5. Loving Kindness Mal Huxter 17:24

The Buddha’s Awakening Still Moves People Along Their Path Of Awakening

My own journey into Buddhism began in 1974 when I was 18 years old. Although I didn’t fully realise it at the time like the Buddha, I wanted to be free from suffering.

Like many teenagers I was confused, anxious and out of balance.  As an adult reflecting on this time I can see this imbalance was due to difficulties I had experienced in early adolescence. During this time my parents acrimoniously divorced, I was separated from my father, who then died suddenly from a heart attack, and I was subjected to drunken violence from my mother’s boyfriends. Like many lost teenagers I hung out with the wrong crowd and engaged in petty crime, and used alcohol and other substances to ease my pain.

I was introduced to Buddhist meditation in 1975. It seemed to ease the pain that I did not at that time fully understand. The Buddha’s teachings which included meditation also provided some clarity about my suffering, its deeper causes, the possibility to be free from the suffering and a non-harming lifestyle inclined to mental, emotional and spiritual health.

Moving along a pathway of awakening seemed the most important thing that I could possibly do, so I travelled to Thailand and lived as Buddhist monk for two years. During that period, I immersed myself in Thai culture, learnt the language and lived according to the precepts of a monastic.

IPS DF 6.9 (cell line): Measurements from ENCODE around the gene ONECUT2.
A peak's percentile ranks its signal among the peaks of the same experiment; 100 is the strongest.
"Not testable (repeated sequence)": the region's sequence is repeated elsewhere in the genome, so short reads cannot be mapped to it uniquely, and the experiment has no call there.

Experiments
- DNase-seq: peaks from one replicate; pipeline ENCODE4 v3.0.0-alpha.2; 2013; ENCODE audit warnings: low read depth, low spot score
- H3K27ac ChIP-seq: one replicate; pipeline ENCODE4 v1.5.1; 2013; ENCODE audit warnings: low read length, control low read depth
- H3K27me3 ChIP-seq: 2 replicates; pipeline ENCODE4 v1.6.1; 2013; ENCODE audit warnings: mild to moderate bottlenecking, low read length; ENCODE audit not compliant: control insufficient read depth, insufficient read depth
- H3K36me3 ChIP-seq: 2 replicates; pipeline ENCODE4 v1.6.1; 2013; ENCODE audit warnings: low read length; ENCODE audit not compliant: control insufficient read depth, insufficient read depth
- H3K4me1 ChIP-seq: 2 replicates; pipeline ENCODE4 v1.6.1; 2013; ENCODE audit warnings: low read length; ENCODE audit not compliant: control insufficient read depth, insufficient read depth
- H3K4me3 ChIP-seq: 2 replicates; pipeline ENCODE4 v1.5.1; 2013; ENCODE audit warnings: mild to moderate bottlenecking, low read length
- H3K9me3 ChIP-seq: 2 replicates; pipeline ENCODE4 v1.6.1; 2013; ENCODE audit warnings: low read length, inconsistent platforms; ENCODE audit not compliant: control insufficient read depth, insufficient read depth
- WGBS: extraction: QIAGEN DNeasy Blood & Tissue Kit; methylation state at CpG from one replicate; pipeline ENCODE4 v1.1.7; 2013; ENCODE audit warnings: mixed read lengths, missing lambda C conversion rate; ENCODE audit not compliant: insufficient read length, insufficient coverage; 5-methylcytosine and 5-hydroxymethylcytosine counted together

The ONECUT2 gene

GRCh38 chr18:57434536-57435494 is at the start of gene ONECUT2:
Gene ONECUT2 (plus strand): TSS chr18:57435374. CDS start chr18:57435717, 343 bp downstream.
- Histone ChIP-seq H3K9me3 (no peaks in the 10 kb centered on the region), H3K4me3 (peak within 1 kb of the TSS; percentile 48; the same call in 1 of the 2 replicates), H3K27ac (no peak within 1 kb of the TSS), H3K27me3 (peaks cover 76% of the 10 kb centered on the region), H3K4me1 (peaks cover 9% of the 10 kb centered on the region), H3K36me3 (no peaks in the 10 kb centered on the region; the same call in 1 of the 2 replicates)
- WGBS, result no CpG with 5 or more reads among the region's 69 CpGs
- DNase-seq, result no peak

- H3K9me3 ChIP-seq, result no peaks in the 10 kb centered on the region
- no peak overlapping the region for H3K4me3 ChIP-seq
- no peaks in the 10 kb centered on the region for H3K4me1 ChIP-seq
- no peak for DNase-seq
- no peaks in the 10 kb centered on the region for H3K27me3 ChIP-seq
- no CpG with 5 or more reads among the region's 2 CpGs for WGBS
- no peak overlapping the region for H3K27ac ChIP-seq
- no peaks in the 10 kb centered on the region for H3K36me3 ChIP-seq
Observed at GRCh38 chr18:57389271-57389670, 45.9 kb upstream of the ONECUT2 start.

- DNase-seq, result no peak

Read more: Buddhist monk Karma Yeshe Rabgye reflects on eight Buddhist precepts and how to adhere to them on a day of observance and self-restraint.

The life of a monk involved training in ethical living, meditation and wisdom. It involved connecting to the monastic community and its wise elders and being an active contributor to this community. This training did not provide all that I needed but it set the foundations for living a wholesome life of integrity. Now I have been a Buddhist meditation practitioner for nearly 44 years, have attended many intensive silent retreats and have a regular daily practice.

On The Path Of Awakening

My own Buddhist journey has had a profound effect on me. It has transformed confusion into clarity, ignorance into wisdom, self-preoccupation into altruism and suffering into a sense of psychological freedom.

The practice has not been easy, and I have experienced many pitfalls along the way. In the Buddha’s framework these difficulties are understood as part of the awakening process, and the teachings provide strategies to work with and transform them.

Compassionate wisdom has helped me to find freedom from suffering. Graceful understanding and acceptance that the Buddha’s first noble truth, suffering, is an essential part of the process of realizing the third truth, freedom, has also helped with facing difficulties on the path. The practice of taking refuge in the awakening of the Buddha, the Dharma and the support found from a community of friends, peers, mentors and teachers is also a great support. In traditional Buddhist societies taking refuge in the Buddha, Dharma and Sangha (the community of those on the Buddha’s path) is the key sign of being a Buddhist.

Read more: We asked Buddhist monk Ajahn Achalo and Buddhist teacher Dr. Miles Neale what it means to be Buddhist. Read their inspiring and personal answers.